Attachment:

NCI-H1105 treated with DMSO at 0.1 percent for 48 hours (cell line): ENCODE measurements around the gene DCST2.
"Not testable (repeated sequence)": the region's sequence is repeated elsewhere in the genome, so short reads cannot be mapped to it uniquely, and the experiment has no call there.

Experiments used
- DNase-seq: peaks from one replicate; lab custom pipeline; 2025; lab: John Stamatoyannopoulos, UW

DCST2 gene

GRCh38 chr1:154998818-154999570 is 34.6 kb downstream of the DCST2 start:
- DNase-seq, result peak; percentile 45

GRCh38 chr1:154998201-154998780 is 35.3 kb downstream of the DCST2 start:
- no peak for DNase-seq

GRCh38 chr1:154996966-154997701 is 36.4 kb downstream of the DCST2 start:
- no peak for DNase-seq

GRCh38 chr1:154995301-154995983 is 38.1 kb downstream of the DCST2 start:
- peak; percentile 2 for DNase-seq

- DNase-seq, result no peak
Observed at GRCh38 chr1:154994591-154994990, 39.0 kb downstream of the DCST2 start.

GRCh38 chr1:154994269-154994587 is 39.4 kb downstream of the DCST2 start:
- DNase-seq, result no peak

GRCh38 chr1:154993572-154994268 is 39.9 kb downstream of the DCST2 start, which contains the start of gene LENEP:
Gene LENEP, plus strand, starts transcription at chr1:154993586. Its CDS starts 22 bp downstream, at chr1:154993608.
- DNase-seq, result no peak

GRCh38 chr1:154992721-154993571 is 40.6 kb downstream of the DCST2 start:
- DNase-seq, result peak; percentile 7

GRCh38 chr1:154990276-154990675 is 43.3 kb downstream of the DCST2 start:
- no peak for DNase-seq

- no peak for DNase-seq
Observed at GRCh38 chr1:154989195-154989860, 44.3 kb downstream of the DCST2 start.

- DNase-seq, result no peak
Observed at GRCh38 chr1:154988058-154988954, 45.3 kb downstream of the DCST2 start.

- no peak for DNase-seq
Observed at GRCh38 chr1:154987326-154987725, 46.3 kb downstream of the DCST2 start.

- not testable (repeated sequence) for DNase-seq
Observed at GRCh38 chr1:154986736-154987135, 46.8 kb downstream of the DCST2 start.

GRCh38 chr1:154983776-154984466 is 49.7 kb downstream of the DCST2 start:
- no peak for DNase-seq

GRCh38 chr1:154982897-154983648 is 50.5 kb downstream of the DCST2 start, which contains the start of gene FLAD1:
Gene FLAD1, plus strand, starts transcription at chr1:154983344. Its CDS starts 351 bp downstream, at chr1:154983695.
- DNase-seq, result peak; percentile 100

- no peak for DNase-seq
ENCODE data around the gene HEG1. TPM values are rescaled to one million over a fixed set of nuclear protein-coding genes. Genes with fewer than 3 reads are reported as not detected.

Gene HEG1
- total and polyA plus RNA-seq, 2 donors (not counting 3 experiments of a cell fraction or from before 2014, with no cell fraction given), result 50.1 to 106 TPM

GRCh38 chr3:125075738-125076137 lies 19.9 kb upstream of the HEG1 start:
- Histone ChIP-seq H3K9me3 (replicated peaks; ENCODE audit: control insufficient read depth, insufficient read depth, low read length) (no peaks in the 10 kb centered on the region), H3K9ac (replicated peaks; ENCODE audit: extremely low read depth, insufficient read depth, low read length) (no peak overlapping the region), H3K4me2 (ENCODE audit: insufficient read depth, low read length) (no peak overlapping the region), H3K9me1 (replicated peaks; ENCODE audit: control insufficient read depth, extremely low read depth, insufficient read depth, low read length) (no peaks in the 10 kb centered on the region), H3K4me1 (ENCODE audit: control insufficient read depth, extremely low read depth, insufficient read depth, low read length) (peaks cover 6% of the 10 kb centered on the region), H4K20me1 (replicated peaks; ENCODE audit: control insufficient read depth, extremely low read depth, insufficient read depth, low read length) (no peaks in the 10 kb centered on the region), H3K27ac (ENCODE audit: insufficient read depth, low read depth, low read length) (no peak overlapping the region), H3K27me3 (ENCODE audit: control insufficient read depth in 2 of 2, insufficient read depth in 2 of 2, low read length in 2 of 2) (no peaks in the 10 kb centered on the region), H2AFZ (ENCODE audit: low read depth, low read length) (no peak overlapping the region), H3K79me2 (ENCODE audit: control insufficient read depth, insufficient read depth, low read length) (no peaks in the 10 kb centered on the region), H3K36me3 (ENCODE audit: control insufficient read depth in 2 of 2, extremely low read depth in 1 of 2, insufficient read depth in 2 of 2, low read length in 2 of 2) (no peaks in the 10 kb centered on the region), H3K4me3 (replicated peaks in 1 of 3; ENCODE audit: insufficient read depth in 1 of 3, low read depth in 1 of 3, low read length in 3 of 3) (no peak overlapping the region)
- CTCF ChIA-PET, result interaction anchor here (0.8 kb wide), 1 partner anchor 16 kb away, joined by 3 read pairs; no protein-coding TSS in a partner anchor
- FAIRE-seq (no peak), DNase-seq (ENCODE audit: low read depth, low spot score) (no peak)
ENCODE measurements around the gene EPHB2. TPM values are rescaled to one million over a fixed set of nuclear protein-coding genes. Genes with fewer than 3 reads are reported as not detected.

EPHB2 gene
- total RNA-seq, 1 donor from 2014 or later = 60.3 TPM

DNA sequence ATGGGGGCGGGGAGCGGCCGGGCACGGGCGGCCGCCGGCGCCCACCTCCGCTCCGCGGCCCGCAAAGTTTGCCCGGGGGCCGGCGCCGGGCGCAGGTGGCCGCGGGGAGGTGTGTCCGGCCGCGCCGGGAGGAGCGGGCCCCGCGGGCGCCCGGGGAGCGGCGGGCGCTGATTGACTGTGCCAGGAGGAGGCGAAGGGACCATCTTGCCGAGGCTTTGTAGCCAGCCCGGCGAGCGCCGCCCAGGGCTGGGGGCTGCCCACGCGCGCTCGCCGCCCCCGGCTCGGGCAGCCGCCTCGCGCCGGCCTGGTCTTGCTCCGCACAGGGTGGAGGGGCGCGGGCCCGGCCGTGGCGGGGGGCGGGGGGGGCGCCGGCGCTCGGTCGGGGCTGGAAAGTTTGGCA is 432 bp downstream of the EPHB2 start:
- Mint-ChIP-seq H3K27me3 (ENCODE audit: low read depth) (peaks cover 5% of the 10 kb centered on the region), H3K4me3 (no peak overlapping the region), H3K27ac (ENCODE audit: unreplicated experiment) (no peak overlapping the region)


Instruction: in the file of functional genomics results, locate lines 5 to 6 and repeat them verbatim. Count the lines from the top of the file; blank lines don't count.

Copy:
DCST2 gene

GRCh38 chr1:154998818-154999570 is 34.6 kb downstream of the DCST2 start: